New approach is faster than the current way to predict the behavior of pathways, and promises to speed up the development of biomolecules for many applications in addition to commercially viable biofuels, such as drugs that fight antibiotic-resistant infections and crops that withstand drought.
Researchers at Joint BioEnergy Institute and Lawrence Berkeley National Laboratory have discovered a new enzyme that will enable microbial production of a renewable alternative to petroleum-based toluene, a widely used octane booster in gasoline that has a global market of 29 million tons per year.
In search of new plant enzymes? Try looking in compost. Researchers at JBEI have demonstrated the importance of microbial communities as a source of stable enzymes that could be used to convert plants to biofuels. This approach yields robust enzymes that researchers can’t easily obtain from isolates.
When the DOE’s Advanced Biofuels Process Development Unit (ABPDU) at Berkeley Lab commenced operations in 2012, the initial focus was on overcoming barriers to biofuel commercialization. To date, the ABPDU has entered into agreements with more than 30 partners.
Ever wonder what the Advanced Biofuels Process Demonstration Unit looks like from the inside? Check out Carolina Gutierrez’s Berkeley Lab Instagram Takeover, “The Day in the Life of an Intern at ABPDU,” at www.instagram.com/berkeleylab/. As a high school student in her hometown of Manteca, California, Carolina Gutierrez was a top student who excelled in advanced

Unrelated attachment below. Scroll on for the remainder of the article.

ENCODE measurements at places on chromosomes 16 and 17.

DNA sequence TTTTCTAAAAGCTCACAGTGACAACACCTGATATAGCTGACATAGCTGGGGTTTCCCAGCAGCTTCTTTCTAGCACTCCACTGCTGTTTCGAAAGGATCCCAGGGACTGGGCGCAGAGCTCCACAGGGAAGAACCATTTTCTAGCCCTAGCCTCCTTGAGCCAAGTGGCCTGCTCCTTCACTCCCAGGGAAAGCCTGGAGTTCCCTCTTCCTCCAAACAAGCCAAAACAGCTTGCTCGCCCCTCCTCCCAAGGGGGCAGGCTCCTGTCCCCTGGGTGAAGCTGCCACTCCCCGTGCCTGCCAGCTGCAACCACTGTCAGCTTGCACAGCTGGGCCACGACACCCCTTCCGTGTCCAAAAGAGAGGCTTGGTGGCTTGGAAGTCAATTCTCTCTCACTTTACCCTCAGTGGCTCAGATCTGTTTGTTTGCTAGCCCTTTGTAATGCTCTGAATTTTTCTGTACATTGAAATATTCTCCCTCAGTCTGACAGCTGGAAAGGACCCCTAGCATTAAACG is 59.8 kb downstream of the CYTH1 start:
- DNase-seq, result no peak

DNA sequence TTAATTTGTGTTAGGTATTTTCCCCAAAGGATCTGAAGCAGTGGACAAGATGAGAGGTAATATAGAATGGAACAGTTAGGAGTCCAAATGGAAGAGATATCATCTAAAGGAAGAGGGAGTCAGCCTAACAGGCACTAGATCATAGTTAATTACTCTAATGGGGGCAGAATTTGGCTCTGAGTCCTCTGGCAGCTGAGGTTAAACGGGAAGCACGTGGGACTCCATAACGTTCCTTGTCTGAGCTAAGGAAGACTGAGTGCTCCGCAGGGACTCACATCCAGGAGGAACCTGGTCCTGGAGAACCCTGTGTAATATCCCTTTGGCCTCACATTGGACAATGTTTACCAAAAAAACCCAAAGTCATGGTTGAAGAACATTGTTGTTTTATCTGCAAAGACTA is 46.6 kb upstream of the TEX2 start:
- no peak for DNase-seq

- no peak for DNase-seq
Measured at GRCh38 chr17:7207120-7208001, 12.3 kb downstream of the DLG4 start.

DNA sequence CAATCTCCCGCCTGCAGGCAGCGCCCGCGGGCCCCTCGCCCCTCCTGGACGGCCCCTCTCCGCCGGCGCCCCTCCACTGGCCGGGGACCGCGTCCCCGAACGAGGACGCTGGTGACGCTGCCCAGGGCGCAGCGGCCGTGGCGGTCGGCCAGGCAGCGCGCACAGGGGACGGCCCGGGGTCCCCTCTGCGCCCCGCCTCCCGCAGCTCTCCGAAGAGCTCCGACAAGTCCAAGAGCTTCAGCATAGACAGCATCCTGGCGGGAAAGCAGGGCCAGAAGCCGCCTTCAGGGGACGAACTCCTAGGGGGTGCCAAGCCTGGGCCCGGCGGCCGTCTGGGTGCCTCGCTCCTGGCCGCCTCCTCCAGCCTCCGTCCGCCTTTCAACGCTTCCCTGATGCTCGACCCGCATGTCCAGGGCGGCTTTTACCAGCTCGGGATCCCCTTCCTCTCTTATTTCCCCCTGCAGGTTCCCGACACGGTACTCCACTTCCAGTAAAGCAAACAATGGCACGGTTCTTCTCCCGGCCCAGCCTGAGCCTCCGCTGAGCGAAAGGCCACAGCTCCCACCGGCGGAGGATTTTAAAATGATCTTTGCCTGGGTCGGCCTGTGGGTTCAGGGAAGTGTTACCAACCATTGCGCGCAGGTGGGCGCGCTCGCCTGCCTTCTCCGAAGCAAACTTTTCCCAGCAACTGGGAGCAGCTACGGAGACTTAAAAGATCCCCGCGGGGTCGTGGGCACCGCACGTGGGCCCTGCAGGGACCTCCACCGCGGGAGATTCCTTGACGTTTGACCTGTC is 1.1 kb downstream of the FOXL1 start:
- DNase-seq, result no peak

The Department of Energy’s Joint BioEnergy Institute (JBEI), led by Berkeley Lab, is one of four DOE Bioenergy Research Centers to receive funding in support of innovative research on biofuels and bioproducts. The four centers will receive a total of $40 million. The award marks the next research phase at JBEI, originally established in 2007.
Researchers at the DOE Joint BioEnergy Institute, in collaboration with the Joint Genome Institute, are reporting the first whole-genome sequence of a mutant population of Kitaake, a model variety of rice. Their high-density, high-resolution catalog of mutations facilitates the discovery of novel genes and functional elements that control diverse biological pathways.
Researchers at the Joint BioEnergy Institute are looking to common soil bacteria for help in converting aryl compounds, a common waste product from biofuels synthesis, into something of value.
Scientists and software engineers at the U.S. Department of Energy (DOE)’s Joint BioEnergy Institute (JBEI) have developed a new -omics visualization tool, Arrowland, which combines different realms of functional genomics data in a single intuitive interface. The aim of this system is to provide scientists an easier way to navigate the ever-growing amounts of biological
JBEI scientists have shown that adding carbon dioxide gas during the deconstruction phase of biofuel production successfully neutralized the toxicity of ionic liquids. The technique, which is reversible, allows the liquid to be recycled, representing a major step forward in streamlining the biofuel production process.